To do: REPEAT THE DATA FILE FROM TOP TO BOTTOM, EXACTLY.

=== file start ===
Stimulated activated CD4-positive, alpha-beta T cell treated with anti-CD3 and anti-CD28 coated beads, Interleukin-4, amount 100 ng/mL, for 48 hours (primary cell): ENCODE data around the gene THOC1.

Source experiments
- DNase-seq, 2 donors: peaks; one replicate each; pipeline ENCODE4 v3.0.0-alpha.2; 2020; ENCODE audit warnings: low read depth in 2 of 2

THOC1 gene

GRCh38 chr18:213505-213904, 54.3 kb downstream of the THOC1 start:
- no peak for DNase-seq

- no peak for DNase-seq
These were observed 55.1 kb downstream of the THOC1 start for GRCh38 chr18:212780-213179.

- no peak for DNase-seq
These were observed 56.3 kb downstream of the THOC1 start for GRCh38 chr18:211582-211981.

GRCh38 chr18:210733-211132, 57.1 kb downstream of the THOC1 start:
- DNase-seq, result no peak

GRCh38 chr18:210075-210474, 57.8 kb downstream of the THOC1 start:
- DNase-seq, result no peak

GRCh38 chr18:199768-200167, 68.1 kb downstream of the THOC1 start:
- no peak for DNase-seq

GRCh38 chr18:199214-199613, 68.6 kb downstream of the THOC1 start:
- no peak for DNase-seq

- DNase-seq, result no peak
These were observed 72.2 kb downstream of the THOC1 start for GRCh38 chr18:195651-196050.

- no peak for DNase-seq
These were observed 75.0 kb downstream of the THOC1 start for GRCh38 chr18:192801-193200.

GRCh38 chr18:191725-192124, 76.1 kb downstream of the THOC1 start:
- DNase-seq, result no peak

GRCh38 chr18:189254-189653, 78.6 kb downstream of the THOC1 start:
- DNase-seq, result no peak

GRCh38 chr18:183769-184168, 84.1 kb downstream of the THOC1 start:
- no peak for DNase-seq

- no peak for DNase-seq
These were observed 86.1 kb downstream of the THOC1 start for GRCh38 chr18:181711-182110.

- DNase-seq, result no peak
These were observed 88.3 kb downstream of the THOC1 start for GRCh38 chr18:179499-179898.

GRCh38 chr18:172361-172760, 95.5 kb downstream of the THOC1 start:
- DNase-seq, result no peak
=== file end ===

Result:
Stimulated activated CD4-positive, alpha-beta T cell treated with anti-CD3 and anti-CD28 coated beads, Interleukin-4, amount 100 ng/mL, for 48 hours (primary cell): ENCODE data around the gene THOC1.

Source experiments
- DNase-seq, 2 donors: peaks; one replicate each; pipeline ENCODE4 v3.0.0-alpha.2; 2020; ENCODE audit warnings: low read depth in 2 of 2

THOC1 gene

GRCh38 chr18:213505-213904, 54.3 kb downstream of the THOC1 start:
- no peak for DNase-seq

- no peak for DNase-seq
These were observed 55.1 kb downstream of the THOC1 start for GRCh38 chr18:212780-213179.

- no peak for DNase-seq
These were observed 56.3 kb downstream of the THOC1 start for GRCh38 chr18:211582-211981.

GRCh38 chr18:210733-211132, 57.1 kb downstream of the THOC1 start:
- DNase-seq, result no peak

GRCh38 chr18:210075-210474, 57.8 kb downstream of the THOC1 start:
- DNase-seq, result no peak

GRCh38 chr18:199768-200167, 68.1 kb downstream of the THOC1 start:
- no peak for DNase-seq

GRCh38 chr18:199214-199613, 68.6 kb downstream of the THOC1 start:
- no peak for DNase-seq

- DNase-seq, result no peak
These were observed 72.2 kb downstream of the THOC1 start for GRCh38 chr18:195651-196050.

- no peak for DNase-seq
These were observed 75.0 kb downstream of the THOC1 start for GRCh38 chr18:192801-193200.

GRCh38 chr18:191725-192124, 76.1 kb downstream of the THOC1 start:
- DNase-seq, result no peak

GRCh38 chr18:189254-189653, 78.6 kb downstream of the THOC1 start:
- DNase-seq, result no peak

GRCh38 chr18:183769-184168, 84.1 kb downstream of the THOC1 start:
- no peak for DNase-seq

- no peak for DNase-seq
These were observed 86.1 kb downstream of the THOC1 start for GRCh38 chr18:181711-182110.

- DNase-seq, result no peak
These were observed 88.3 kb downstream of the THOC1 start for GRCh38 chr18:179499-179898.

GRCh38 chr18:172361-172760, 95.5 kb downstream of the THOC1 start:
- DNase-seq, result no peak